tenemet: (typewriter)
[personal profile] tenemet
Blood in the Water won the Pulitzer Prize in History, and deservingly so. It's an excellent, vital, and thoroughly disturbing account of the infamous Attica Prison Uprising of 1971—when over a thousand prisoners seized control of the prison in order to protest long years of mistreatment at the hands of prison guards—and its aftermath. Heather Ann Thompson uses the uprising and its brutal suppression as a lens through which to examine issues of racism, mass incarceration, and state brutality (both inflicted by law enforcement and by dissembling politicians) in twentieth-century America. There are perhaps points where Thompson's partisanship is a little too in evidence, but this is still an essential read, and a compelling indictment of the state of New York.
tenemet: (stack of books)
[personal profile] tenemet
A mostly amiable and low-key amusing collection of short essays, ideal for an ex-pat who's missing being surrounded by Irish voices and diction. (Though Marian Keyes never actually explains what words like stocious, wan, yoke, etc. mean so parts might be confusing for non-Irish people.) The essays about Keyes' battles with depression and alcoholism are less frothy pieces than the pink cover might lead you to expect, but that's par for the course with her style of writing. The one real bum note is the very last piece, about a trip which she and her husband made to Vietnam—it takes a patronising, infantilising approach to the Vietnamese which earlier pieces in the book criticise the English for adopting towards the Irish.
tenemet: (sky reading)
[personal profile] tenemet
In her memoir, actor Gabourey Sidibe recounts her New York City childhood (the child of a would-be polygamist Senegalese father and a subway-singer Southern mother), her teenage battles with depression and eating disorders, and her sudden rise to fame for her Oscar-nominated debut movie role in Precious. Parts of This Is Just My Face are a bit too self-consciously slangy, as if Sidibe really wanted the reader to get that she's being conversational with a capital C—but she's honest, funny, and self-aware enough to make the book a quick and engaging read.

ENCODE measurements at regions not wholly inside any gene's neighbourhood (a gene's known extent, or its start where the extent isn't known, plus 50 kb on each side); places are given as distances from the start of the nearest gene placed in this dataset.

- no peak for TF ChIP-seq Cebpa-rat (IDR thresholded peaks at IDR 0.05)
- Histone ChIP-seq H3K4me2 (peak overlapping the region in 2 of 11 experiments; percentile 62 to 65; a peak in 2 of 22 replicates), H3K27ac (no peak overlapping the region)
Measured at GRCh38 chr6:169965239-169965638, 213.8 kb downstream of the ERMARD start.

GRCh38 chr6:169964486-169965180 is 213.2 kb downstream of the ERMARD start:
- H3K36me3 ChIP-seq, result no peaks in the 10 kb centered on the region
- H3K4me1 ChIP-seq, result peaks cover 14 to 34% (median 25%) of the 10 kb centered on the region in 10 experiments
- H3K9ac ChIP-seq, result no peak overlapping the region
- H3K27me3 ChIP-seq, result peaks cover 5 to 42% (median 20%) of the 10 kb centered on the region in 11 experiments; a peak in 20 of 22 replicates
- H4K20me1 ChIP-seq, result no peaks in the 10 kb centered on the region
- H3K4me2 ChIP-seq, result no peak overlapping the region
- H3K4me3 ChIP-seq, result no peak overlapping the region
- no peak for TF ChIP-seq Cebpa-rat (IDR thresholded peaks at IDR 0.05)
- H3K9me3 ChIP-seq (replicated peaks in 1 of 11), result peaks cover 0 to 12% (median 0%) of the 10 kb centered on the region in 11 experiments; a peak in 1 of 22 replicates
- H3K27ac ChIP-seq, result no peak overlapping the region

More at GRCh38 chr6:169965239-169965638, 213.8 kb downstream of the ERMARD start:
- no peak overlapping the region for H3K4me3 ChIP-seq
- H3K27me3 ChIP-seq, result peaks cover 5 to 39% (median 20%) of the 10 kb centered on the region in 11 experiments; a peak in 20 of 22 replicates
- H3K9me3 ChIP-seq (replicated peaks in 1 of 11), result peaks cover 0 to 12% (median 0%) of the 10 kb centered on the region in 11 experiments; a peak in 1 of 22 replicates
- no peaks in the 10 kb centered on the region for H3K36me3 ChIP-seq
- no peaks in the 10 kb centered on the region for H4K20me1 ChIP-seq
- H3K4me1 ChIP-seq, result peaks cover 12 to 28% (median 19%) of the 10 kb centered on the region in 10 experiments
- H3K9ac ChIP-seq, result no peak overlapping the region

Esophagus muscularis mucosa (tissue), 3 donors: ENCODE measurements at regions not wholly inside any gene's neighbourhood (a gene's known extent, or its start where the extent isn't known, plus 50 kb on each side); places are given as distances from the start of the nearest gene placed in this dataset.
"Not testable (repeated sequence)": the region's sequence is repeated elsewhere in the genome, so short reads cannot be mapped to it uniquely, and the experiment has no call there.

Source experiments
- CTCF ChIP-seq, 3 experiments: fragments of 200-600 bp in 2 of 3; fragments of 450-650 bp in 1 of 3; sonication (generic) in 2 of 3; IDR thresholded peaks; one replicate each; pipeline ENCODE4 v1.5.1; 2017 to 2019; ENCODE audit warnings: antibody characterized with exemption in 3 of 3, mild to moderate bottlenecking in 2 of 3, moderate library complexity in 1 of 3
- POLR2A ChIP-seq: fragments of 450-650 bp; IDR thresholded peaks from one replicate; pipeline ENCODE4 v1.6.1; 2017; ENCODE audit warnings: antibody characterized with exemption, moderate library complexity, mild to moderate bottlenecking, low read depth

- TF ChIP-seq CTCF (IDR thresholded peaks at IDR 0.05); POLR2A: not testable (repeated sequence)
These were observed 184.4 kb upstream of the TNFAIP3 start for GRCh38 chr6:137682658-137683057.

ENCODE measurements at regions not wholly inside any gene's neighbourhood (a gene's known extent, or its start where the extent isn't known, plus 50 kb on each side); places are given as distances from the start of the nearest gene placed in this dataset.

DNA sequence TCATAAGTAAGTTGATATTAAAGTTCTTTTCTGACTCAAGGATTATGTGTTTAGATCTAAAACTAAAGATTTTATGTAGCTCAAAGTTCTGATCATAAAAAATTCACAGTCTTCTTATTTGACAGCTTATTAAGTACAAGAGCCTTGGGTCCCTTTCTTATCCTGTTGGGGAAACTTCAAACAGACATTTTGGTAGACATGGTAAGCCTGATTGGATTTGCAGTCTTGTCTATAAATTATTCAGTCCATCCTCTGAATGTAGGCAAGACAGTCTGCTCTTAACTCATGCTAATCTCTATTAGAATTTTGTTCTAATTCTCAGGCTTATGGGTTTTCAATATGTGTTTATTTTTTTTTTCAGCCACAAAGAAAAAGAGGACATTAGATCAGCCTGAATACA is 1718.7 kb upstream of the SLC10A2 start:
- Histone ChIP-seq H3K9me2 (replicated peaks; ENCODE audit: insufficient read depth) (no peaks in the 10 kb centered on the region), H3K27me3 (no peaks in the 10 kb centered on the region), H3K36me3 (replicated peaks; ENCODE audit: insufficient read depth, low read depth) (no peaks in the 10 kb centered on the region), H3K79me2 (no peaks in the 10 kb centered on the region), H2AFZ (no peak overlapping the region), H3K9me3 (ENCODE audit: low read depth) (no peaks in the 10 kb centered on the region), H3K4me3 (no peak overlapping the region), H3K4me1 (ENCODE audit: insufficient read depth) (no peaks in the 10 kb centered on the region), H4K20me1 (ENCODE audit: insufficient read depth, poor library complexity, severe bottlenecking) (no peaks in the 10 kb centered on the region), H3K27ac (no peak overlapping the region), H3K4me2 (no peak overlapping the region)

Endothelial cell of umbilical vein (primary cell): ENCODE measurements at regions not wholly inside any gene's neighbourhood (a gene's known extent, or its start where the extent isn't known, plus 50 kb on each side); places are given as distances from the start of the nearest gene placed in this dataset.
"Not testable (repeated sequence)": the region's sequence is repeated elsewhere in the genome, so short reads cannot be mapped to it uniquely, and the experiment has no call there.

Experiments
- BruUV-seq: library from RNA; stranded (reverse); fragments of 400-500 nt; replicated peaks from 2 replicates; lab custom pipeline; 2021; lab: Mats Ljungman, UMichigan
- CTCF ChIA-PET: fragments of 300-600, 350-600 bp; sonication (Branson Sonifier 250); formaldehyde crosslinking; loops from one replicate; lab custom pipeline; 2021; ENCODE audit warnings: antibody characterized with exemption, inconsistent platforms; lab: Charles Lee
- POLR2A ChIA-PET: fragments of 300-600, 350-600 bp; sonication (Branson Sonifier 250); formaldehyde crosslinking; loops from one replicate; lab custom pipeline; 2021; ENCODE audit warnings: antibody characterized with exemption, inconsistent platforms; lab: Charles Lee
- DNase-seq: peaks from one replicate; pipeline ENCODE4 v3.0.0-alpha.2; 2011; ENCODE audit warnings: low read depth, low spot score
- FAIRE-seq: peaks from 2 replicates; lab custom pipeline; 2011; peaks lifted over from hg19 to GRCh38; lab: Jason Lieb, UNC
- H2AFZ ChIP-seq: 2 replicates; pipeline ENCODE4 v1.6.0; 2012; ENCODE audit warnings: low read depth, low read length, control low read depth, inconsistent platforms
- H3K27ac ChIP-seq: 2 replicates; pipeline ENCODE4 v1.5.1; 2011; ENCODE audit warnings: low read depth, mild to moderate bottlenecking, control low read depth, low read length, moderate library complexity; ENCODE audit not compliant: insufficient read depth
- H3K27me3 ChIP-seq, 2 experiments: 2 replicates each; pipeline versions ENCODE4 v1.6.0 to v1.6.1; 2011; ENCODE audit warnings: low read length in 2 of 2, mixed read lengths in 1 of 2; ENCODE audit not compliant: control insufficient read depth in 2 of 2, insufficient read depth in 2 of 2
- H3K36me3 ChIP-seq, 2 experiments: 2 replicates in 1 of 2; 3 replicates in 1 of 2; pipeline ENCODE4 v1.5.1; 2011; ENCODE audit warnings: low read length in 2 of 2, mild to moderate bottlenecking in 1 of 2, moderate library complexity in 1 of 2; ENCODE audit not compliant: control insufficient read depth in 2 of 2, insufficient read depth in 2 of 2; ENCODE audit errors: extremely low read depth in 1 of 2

tenemet: (shelf kid)
[personal profile] tenemet
Heart of Europe is one of those books which can rightfully be called a tome: a sprawling history of the Holy Roman Empire from its beginnings with Charlemagne to its dismantling by Napoleon to the ways in which the Empire has been used and abused by modern historians and politicians. I'm giving it a four stars out of five largely out of sheer respect for the mastery of such a wide range of sources and scholarship that are needed to write such a work. Peter Wilson is clearly steeped in knowledge about central Europe, and I think his central argument—that the HRE shouldn't be dismissed as a ramshackle, inefficient failure because it doesn't look like a modern nation state, but rather assessed on its own terms as a decentralised system that embraced consensus, diverse identities, and local variation—is broadly persuasive.

However, Wilson's writing perhaps mimics the HRE a little too much. By eschewing the Grand Narrative/Big Man view of history (again, something I'm broadly sympathetic to), Wilson must fall back on exploring the HRE through the development of ideas and institutions. That could have worked, but Wilson's tendency to mention every name, date, battle, or other event that relates to the matter at hand means that it's sometimes hard to see the wood for the trees. I found it a bit of a slog at times, and I'm a historian; I'm pretty sure Heart of Europe would be very tedious for the general reader, particularly if they have no prior knowledge of the history of the HRE. Still, as an encyclopaedic guide to the HRE and its historiography, it's sure to become the standard reference work on the topic.
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